- I hadn’t thought about how swiftly the dark shadow of the moon would come at the moment of total eclipse, and how terrifying this approaching darkness might be. Dillard and the people watching on the hillside where she stood screamed involuntarily. Here is how she describes it: “The second before the sun went out we saw a wall of dark shadow come speeding at us. We no sooner saw it than it was upon us, like thunder. It roared up the valley. It slammed our hill and knocked us out. It was the monstrous swift shadow cone of the moon. I have since read that this wave of shadow moves 1,800 miles an hour. Language can give no sense of this sort of speed — 1,800 miles an hour. It was 195 miles wide. No end was in sight — you saw only the edge. It rolled at you across the land at 1,800 miles an hour, hauling darkness like a plague behind it.”
- I am now prepared for the draining of color from my surroundings in the sudden darkness. With the absence of light, objects apparently take on an unearthly silver cast: “The sun was going, and the world was wrong. The grasses were wrong; they were platinum. . . . The hues were metallic; their finish was matte. . . . The sky was navy blue. My hands were silver.”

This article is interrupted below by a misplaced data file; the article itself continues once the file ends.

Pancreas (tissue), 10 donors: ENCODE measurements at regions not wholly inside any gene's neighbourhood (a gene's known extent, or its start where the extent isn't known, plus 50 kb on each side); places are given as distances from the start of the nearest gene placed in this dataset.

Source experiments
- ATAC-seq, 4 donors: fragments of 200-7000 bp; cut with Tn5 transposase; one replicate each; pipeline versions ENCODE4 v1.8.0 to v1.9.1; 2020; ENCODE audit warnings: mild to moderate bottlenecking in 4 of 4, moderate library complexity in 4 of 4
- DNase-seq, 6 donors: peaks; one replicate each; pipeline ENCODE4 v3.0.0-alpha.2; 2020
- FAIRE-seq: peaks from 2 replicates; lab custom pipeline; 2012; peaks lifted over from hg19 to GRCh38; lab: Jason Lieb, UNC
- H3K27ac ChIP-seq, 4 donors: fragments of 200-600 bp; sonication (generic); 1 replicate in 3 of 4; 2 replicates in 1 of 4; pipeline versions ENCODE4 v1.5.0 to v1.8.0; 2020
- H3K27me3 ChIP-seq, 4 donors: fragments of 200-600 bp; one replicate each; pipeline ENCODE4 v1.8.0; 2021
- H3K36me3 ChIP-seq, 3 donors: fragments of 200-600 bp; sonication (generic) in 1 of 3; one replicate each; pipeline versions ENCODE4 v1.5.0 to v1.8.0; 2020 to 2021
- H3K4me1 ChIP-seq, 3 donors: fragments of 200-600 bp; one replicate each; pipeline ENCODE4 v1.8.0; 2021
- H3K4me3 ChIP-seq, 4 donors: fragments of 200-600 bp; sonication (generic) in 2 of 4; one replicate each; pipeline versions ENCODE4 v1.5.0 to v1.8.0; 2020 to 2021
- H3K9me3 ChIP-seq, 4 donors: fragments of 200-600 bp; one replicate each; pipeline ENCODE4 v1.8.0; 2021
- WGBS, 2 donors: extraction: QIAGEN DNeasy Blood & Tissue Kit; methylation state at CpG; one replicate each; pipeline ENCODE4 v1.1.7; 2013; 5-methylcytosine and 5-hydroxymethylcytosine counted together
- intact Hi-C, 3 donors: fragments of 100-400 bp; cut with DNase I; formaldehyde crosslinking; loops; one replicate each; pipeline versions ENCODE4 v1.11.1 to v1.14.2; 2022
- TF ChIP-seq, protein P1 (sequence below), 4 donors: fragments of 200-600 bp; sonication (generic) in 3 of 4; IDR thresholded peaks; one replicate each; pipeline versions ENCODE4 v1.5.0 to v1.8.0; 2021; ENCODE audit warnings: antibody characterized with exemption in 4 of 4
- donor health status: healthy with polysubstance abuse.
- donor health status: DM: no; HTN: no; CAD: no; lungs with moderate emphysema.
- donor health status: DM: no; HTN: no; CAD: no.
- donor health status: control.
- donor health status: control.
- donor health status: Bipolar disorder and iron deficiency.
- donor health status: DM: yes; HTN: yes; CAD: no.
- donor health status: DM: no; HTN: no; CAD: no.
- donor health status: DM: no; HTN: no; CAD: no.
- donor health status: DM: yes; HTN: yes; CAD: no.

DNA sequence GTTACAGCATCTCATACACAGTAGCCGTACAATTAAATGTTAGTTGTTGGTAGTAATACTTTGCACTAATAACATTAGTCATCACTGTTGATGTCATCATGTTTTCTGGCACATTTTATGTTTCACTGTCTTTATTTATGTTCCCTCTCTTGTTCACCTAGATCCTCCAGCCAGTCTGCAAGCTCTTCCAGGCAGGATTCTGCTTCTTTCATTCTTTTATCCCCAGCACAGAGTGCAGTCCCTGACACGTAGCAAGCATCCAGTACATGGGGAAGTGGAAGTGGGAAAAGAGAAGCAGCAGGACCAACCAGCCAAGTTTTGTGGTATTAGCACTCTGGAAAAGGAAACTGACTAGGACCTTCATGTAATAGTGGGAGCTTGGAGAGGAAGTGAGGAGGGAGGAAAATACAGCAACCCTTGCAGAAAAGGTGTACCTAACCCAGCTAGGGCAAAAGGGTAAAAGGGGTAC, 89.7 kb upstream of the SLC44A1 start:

I sensed that Dillard’s experience of watching the total solar eclipse was so alien and disorienting that she was at a loss for words to describe it until time passed and she had some distance from it. She says, “I saw, early in the morning, the sun diminish against a backdrop of sky. I saw a circular piece of that sky appear suddenly detached, blackened, and backlighted; from nowhere it came and overlapped the sun. It did not look like the moon. It was enormous and black. If I had not read that it was the moon, I could have seen the sight a hundred times and never thought of the moon once.”
She says, “The sky snapped over the sun like a lens cover. The hatch in the brain slammed. Abruptly it was dark night, on the land and in the sky.”
The total eclipse “began with no ado.” The moon, when it exactly covered the sphere of the sun was “an abrupt black body out of nowhere.” The time of the sun’s absence was short — about 2 minutes, and then it was over.